entry level job

Posted: July 7, 2014
By: Clay Cerny

 

Every job posting asks for a combination of experience, knowledge, skill, and education. Another way to think about this is "weight." The employer wants to know that you can carry the load of a given job. For example, an entry level job will ask for less weight than one that looks for 3-5 years experience or a background supervising or training employees. In writing your resume or presenting yourself at an interview, you need to be able to show how and why you are qualified to do the job. Look carefully at job posts for positions you are seeking and identify the kind of weight the employer is seeking. Show that you can carry the load.

Posted: May 9, 2014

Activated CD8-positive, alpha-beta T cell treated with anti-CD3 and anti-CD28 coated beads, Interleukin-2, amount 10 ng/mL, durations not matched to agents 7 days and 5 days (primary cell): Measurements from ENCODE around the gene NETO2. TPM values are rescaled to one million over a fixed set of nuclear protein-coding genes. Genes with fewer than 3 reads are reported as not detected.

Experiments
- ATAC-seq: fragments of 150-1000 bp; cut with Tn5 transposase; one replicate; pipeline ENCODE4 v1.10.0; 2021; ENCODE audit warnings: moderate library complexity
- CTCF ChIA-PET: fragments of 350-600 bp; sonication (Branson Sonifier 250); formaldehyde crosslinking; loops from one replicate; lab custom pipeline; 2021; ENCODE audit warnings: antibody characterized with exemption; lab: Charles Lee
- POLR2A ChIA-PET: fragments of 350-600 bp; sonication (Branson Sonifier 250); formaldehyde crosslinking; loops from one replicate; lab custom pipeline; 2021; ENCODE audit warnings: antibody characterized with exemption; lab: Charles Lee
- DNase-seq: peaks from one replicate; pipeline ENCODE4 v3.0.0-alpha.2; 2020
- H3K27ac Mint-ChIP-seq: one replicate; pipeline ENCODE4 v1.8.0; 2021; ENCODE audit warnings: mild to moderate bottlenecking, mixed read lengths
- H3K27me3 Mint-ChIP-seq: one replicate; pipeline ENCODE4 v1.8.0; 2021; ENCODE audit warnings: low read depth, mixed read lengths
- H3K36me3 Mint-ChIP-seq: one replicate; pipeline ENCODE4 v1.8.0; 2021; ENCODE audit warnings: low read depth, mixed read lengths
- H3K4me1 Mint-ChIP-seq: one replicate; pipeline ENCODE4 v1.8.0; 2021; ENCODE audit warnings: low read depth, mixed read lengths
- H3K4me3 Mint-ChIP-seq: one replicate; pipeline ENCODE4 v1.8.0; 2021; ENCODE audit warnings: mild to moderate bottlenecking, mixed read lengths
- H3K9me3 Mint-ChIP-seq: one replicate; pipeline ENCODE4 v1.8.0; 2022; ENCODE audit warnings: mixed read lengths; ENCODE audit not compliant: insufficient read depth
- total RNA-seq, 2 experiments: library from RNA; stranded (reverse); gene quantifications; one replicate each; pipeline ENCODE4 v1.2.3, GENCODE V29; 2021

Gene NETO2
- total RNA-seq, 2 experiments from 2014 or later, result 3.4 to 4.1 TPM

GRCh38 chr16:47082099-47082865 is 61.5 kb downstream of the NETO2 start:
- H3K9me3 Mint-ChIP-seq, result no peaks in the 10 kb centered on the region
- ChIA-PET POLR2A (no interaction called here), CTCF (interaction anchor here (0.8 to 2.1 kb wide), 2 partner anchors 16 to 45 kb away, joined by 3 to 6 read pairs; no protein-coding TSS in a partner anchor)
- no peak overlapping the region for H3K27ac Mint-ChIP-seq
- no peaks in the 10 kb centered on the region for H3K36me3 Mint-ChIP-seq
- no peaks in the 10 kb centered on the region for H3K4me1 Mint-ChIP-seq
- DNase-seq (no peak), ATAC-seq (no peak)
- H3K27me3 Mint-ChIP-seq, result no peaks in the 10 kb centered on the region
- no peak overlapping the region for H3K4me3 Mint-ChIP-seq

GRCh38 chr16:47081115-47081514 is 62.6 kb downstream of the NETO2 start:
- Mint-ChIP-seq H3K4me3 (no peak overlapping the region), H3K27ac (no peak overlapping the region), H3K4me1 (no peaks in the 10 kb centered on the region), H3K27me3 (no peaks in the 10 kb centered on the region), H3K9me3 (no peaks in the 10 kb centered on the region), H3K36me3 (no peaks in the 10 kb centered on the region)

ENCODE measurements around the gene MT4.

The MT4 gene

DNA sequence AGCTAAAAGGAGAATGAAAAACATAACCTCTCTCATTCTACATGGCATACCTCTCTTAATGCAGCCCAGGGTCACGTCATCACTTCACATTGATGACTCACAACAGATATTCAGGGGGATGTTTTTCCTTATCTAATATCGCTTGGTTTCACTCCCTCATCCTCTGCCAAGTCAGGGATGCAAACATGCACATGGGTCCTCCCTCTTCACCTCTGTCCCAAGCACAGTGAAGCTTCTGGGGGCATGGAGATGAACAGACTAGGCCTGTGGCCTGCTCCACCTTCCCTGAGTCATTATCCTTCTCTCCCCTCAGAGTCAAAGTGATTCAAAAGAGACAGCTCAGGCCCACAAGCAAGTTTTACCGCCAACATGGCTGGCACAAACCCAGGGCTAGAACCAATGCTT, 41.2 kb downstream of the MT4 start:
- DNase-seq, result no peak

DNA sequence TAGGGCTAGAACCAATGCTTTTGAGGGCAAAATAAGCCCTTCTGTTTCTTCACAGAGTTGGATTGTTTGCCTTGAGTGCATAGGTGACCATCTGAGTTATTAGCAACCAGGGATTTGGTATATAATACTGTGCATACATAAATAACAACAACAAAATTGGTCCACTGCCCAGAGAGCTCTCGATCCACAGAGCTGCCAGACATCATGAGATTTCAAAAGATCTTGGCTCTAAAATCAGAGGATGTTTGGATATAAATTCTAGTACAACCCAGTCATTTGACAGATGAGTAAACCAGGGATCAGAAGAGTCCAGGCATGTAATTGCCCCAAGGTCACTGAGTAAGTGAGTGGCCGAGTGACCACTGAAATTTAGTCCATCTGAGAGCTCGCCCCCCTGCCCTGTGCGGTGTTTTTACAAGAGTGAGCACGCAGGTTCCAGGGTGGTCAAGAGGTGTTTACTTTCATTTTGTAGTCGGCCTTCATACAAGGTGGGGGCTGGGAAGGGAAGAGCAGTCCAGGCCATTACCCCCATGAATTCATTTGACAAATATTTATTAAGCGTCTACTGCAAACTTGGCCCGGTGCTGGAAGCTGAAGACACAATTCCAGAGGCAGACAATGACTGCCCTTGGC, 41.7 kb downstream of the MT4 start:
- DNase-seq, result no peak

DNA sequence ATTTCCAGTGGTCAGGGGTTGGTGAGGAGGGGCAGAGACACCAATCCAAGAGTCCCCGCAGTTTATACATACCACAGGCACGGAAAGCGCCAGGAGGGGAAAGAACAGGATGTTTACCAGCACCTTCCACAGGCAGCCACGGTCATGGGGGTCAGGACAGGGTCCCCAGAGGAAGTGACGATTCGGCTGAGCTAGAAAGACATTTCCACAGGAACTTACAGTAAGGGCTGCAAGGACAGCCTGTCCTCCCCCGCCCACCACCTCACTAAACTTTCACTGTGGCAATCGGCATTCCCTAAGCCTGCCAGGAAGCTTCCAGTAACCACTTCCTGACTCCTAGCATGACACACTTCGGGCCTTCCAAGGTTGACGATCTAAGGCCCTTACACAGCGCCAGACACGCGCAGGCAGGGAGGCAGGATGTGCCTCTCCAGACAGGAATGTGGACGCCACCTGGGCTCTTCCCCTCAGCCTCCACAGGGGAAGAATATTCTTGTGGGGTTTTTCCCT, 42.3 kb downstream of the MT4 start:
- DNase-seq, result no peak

By: Clay Cerny

 

Mary (not her real name) is a client who is having a problem with her job search. She has a graduate degree and most recently worked for the federal government. When we met earlier this week, Mary told me she’s having trouble finding work and can’t even get an entry level job. I asked her a few questions about how she’s looking for work. It turns out that she’s only looking for jobs for which she’s overqualified. Mary has put herself in a vicious circle: She thinks she’s only qualified for jobs for which no sane employer will hire her because of her education and achievement.

 

I asked Mary to work with me and take an inventory of her professional assets. We started with her education and then went over her professional experience and achievements. When we were done, Mary laughed and said that she can see why she wasn’t getting called by employers. We targeted jobs that fit Mary’s background and interests. Now she is refocused in her job search.

 
Finding a job is never easy. However, if we match what we want and are qualified to do with what employers need, the process gets easier and more likely to lead to a job offer. Success is never guaranteed, but you will never succeed by selling down your skills and ability. Know your worth and how to sell it.